Well where do i begin?About a month ago during spring break,i visted my parents.I’m 18 and attendin college so i figured itd be one of the only times i would have to spend with them.Anyways,i got home and after a few days i started feeling tired and feeling weird i knew i was pregnant i just knew, but i brushed it off justtelling myself it was nothing and that i just hadnt been getting enough rest.But later that week when i returned to school i knew something was wrong because my period hadn’t come and im not irregular ,it was almost always exactly every 28 days so at that moment i knew for sure i was pregnant. plus i was feeling extremely tired and nauseous.Every smell made me wanna throw up and i was barely eating except when i forced myself.I felt so sick to the point i couldnt even attend class..I took the test and sure enough i was pregnant .I calculated that i was already 5 weeks.I saved the test to show my then boyfriend at the time and he wasnt really shocked despite the fact of me telling him of the possibility when i was visiting at home and him not believing me then.He wanted to keep it.I knew for certain that i didn’t.For one,he was irresponsible and two,he was abusive.We had been having a lot of problems at that time.I told him i was going to get an abortion.He of course wasn’t pleased,but he couldn’t change my mind.I was only 18 and it was my first year in college, neither of us had the money.It was the right decision for me.So after i told him,i called my parents and told them and to my surprise they were very supportive.They paid for it with the help of the NAF.I had some family where i was attending college,but i rarely even saw them so i couldnt depend on them to be there when i decided to go to the clinic.so i asked my bf to come and he agreed even though he didn’t really approve.I was happy about that because i just didn’t wanna be alone.But either way i had my parents if he hadn’t followed through.NAF helped me find a place and i set the appointment.I decided to get a suction or surgical abortion.I had 2 appointments.By the time of the procedure i was 6-7weeks.I was a little nervous,but i was ready and i wasn’t turning back.My bf was very distant when we went to the clinic so it was basically as if i was there by myself,but im very strong so i coped.The day of the procedure.i came in a little before my scheduled time.and its was about 15 mins later that they called me in.I took all the meds except the sedation.My main reason was that i didn’t wanna feel loopey or anything i had seen girls like that.so it was the best choice FOR ME.Im not saying everyone should do it,but thats what i chose and it worked out in my case.it didnt hurt.just a lot of pressure.i was fine.and it only lasted a few minutes.i went into the recovery room to be monitored for a little while and to take antibiotics and then i was off on my way.they had also given me pain pills but i experienced very little pain and bleeding.overall i don’t regret my decision.i know i am forgiven for what ive done and it was the right choice for me.Im not ashamed…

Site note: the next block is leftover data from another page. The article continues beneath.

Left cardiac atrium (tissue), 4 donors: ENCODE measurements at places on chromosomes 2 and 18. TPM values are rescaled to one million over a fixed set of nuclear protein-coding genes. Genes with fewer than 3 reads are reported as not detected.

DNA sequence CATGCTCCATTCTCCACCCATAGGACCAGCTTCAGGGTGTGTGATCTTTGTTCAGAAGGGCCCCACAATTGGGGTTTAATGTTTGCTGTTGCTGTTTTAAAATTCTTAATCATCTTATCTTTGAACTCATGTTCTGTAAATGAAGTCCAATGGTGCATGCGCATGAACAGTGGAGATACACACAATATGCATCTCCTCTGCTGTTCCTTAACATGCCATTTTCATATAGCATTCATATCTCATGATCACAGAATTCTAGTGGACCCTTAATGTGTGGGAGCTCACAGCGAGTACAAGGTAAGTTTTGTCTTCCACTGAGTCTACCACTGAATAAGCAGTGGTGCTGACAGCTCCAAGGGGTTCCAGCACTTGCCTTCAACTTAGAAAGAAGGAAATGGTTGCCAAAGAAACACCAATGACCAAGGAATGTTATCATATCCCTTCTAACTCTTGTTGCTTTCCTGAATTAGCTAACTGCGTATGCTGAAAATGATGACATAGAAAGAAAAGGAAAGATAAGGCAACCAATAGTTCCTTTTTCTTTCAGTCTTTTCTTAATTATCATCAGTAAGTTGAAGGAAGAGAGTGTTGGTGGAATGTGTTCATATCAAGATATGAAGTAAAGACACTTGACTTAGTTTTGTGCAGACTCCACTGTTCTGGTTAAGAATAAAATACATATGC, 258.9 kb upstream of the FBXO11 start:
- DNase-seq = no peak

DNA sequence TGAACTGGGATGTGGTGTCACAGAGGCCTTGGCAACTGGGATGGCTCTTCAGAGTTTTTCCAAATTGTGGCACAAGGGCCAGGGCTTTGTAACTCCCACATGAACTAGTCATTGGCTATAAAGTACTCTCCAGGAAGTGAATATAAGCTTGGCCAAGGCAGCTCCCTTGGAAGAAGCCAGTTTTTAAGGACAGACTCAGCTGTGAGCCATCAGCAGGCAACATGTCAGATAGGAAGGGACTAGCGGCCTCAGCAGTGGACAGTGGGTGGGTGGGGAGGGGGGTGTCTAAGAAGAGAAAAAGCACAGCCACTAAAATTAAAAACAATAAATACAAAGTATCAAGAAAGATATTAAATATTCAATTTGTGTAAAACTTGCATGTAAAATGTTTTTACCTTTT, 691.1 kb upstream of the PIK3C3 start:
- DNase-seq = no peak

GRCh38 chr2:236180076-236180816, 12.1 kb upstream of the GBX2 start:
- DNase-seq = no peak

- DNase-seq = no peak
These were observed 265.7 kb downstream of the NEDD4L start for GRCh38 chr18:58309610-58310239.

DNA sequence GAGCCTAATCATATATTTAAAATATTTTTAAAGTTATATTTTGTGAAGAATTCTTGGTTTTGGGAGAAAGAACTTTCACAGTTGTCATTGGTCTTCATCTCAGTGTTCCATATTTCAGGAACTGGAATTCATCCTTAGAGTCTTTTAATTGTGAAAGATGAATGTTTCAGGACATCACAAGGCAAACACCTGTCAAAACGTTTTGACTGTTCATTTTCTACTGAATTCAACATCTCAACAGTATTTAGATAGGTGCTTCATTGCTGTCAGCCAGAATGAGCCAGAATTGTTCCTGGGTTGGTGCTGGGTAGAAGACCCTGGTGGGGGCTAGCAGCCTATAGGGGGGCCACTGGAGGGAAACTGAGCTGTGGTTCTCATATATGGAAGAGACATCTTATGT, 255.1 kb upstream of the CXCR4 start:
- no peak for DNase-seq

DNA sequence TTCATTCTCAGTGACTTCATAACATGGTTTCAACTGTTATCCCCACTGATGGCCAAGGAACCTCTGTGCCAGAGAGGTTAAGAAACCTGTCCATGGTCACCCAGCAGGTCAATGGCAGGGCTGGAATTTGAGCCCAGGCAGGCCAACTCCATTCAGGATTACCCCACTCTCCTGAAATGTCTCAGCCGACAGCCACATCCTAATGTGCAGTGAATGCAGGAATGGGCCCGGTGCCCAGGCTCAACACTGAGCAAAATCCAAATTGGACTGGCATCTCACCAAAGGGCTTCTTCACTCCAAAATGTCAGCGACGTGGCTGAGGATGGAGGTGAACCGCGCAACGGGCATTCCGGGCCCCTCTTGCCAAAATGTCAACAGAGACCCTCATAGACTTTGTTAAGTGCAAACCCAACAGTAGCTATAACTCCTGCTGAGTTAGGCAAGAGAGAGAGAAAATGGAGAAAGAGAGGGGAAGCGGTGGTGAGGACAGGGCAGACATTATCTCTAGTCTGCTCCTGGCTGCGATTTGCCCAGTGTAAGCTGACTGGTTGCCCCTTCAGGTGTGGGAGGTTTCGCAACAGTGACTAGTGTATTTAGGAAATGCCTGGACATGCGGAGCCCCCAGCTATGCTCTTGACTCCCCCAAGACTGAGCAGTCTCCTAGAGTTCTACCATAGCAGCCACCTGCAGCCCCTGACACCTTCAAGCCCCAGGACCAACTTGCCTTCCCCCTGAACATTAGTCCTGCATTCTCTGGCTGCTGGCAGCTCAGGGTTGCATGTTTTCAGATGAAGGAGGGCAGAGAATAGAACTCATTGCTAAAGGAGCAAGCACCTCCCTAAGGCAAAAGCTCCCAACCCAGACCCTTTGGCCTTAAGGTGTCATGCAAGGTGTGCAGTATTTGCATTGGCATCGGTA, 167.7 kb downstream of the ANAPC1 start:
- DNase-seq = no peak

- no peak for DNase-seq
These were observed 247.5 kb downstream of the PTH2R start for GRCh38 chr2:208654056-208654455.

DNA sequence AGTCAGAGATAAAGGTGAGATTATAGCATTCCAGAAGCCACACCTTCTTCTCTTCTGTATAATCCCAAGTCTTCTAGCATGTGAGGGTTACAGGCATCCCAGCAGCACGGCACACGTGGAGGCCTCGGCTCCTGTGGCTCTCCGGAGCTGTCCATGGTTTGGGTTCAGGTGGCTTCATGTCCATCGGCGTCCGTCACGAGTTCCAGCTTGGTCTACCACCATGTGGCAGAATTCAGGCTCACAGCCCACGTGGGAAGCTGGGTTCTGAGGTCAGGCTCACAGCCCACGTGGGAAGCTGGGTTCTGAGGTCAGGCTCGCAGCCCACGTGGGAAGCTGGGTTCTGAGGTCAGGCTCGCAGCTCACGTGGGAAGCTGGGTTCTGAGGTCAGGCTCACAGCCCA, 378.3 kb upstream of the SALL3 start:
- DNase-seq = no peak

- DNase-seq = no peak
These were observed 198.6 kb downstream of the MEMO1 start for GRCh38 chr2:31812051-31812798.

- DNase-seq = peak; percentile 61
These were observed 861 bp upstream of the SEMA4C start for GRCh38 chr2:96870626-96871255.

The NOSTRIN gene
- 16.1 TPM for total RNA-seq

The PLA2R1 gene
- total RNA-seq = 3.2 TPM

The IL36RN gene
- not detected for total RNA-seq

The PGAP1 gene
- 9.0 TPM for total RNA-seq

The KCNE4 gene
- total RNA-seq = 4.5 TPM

Thank you so much for sharing your story. I’m glad to hear that you had your parent’s support! You can read my personal story here. Stay strong and don’t let people shame you.
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Remembering the Birmingham Abortion Clinic Bombing
On January 29, 1998, the New Women All Women abortion clinic in Birmingham, Alabama was bombed by domestic terrorist Eric Rudolph.
Off-duty police officer Robert “Sande” Sanderson was killed in the attack, leaving behind a wife and child. After the bombings, anti-choice activists located Sanderson’s home, and attacked it with bricks and sticks. In what is perhaps the greatest irony, Sande’s widow, Felicia, has stated that both she and her husband opposed abortion - Sande was a replacement guard who was just filling in for a colleague.
Clinic nurse and counselor Emily Lyons was badly injured in the attack, suffering burns over most of her body and countless shrapnel wounds. To date, she has had to endure almost three dozen surgeries to do everything from sew her eyelids back on to remove nails from her knees.
Here are some pictures from her website that show just how severe her injuries were. (Note: Link is safe, though please use extreme caution when viewing the linked pictures, as they are extremely graphic.)
Please take a moment today to remember all those who have been affected by clinic violence, and to honor all of those who work to ensure that abortion remains safe, legal and accessible to all who may need or want it.